World peace will come when the United States goes socialist.
My mother, Rose Goldberg, passed away last year April. She was a bookkeeper for the PWW and her Communist Party club. The rabbi at her funeral collected these memories:
She was a champion of bringing health to the body, justice to the world, and love to those close to her. She worked tirelessly in all these areas and did not ask anything in return. She was energetic, virtuous, nonjudgmental and eager to learn.
Rose was one of five siblings. She was born in Manhattan and moved with her family to Brooklyn. It fell to her to care for her ailing mother and with typical commitment to those in her life, she took care of her mother until her death. She met her future husband Howard at a dance, and although their marriage was not an easy one, they shared their devotion to their children Art, Paula and Steve. Rose had worked as a bookkeeper before her marriage and returned to it after raising her children.
Rose worked to elect Adlai Stevenson. She was jailed with Grace Paley protesting the draft. She campaigned against nuclear weapons and nuclear power. Her granddaughter Clara once was showing a friend from Germany around the Park Slope neighborhood and came upon Rose handing out leaflets encouraging people to vote.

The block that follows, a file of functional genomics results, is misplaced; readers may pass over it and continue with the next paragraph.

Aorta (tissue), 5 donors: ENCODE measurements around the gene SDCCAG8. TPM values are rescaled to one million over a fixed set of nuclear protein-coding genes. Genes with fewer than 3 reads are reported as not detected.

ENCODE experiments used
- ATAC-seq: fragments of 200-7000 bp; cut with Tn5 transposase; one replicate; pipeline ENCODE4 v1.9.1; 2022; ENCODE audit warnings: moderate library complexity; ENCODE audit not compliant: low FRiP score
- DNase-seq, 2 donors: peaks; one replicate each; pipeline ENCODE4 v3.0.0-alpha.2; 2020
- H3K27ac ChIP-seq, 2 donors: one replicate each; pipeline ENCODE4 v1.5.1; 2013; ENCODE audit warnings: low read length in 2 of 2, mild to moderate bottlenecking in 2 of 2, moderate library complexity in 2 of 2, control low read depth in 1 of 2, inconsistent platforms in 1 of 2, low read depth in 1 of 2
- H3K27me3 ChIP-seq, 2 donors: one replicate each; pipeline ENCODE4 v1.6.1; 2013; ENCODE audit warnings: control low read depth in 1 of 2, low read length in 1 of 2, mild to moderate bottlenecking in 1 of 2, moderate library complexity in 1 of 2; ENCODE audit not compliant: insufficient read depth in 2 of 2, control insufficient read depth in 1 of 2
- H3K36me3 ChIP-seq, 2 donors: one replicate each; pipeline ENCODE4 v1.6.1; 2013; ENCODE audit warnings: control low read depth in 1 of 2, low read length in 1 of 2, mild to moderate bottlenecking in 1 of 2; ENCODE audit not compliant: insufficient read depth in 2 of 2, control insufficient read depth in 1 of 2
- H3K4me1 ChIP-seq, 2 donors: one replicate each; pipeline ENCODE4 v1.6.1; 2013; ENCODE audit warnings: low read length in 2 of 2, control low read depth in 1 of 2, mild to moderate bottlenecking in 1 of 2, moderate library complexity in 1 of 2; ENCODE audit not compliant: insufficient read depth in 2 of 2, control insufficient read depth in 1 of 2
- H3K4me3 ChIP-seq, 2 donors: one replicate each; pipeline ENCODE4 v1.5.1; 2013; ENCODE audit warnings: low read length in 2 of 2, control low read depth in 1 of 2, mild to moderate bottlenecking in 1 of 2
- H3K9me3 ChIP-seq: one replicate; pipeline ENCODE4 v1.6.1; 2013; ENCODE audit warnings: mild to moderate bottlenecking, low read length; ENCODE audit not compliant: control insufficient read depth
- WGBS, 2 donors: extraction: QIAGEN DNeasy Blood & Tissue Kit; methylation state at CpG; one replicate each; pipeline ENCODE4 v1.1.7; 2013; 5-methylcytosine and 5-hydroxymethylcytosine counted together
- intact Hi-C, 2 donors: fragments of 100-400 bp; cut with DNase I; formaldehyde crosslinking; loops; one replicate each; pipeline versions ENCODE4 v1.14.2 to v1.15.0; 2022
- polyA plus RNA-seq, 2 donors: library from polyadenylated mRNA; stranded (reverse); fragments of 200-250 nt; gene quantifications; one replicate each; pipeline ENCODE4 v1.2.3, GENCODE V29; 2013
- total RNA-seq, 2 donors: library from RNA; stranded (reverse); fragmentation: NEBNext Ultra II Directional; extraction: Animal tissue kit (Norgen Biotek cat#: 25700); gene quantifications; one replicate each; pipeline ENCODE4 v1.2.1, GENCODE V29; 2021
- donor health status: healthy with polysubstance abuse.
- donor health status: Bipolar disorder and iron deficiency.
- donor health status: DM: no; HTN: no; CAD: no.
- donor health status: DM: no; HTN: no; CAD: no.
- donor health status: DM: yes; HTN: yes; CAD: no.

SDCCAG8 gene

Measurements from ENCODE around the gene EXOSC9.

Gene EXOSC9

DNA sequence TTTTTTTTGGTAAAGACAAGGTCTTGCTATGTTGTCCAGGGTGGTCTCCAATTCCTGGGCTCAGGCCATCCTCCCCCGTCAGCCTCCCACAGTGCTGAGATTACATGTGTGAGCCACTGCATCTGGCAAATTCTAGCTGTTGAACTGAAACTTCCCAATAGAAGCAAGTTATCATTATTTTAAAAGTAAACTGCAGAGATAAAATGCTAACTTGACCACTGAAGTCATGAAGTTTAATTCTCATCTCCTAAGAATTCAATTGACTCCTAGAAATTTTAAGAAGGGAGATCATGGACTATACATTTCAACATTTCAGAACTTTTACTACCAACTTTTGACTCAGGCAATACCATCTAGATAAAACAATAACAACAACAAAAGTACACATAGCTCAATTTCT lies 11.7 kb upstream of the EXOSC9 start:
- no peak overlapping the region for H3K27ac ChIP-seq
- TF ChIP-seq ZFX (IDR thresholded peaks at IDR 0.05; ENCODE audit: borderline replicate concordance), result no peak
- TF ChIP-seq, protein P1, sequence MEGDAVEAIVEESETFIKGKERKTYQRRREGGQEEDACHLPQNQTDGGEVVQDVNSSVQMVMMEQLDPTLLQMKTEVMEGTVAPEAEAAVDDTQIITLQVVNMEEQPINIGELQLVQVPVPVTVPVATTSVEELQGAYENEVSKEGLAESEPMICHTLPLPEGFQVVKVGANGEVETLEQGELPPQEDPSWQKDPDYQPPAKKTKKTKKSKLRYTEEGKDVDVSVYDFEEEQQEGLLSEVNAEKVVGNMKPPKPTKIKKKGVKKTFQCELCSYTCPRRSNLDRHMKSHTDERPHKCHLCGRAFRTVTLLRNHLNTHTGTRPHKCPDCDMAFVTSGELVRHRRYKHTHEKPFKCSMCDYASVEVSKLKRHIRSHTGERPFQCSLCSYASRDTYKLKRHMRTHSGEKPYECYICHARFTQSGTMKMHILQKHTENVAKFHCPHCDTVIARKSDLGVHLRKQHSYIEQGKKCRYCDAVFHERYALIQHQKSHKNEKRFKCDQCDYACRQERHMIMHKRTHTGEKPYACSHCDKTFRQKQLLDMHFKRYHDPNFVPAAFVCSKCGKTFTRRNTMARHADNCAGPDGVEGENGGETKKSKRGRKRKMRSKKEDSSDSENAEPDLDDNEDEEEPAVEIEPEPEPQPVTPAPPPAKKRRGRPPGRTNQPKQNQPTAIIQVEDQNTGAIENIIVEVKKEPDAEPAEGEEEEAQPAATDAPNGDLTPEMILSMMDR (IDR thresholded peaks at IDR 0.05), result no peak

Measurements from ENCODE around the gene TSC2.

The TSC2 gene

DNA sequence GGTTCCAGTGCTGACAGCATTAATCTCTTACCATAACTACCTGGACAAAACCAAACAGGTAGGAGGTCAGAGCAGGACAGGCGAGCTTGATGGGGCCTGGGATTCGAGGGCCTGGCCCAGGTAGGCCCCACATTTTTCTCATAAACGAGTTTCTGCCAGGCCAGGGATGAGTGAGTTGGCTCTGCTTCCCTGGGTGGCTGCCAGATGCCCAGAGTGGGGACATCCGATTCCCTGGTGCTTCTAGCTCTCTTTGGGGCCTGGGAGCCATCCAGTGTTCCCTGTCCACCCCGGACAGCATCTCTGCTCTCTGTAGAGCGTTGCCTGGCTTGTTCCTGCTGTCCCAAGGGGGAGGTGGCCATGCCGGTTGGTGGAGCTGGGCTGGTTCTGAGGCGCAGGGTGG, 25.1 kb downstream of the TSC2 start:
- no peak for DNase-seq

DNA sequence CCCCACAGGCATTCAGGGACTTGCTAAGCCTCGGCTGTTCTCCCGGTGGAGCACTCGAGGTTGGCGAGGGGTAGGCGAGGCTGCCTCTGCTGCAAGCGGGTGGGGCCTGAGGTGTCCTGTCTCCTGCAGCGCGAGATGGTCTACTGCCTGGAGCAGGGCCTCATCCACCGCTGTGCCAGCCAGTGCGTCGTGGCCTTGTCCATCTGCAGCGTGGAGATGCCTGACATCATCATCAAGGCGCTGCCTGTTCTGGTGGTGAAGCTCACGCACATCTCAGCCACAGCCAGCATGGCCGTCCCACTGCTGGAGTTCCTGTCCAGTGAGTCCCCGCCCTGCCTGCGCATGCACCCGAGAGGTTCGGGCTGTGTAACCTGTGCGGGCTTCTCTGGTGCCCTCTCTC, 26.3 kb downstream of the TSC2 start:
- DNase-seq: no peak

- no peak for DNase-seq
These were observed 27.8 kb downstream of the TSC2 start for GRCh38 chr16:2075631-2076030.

She was also a revolutionary in the area of nutrition and health. Decades ahead of her time she fed her family whole grains and lots of vegetables. Paula remembers that she was embarrassed by the sandwiches her mother packed for her school lunch and tried to hide them. Rose was in the founding generation of the Flatbush Food Coop, and from early on bought food grown ethically. She brought her own bags to the store years before that became a common practice.
She lived on a block on Cortelyou Road with no trees, so she petitioned the city to plant one in front of her house. In the six-family house she inherited, she more or less adopted the others she shared it with. It was common for Rose to forego collecting the rent when they fell short.
Rose loved walking great distances. She had calves like footballs late into her life, and would walk halfway across Brooklyn to a doctor’s appointment. She gardened in her little plot— potatoes, tomatoes and peas.
She loved to play the piano and Paul inherited her skill for that instrument. Thinking of her helped Arthur to persevere and prevent his drowning. Rose was born February 17, 1919.
Editor’s note: Our condolences to you and your family. We remember her and miss her – and Howie – dearly.
Gaza war crimes
To the Nazi occupiers of Warsaw the Jewish fighters of the ghetto were terrorists. What is the proper nonviolent response to being surrounded, blockaded and starved? The people of Gaza are today’s equivalent of the Jews of the Warsaw Ghetto. The blockade followed the election of Hamas in Gaza, not an extra-legal takeover by Hamas. The bombing of Gaza with white phosphorus by the Israeli military was a war crime as was the reportedly deliberate targeting of civilians and the refusal to let ambulances through to remove the wounded. The U.S. government was complicit in these crimes through its aid to Israel in money and military equipment.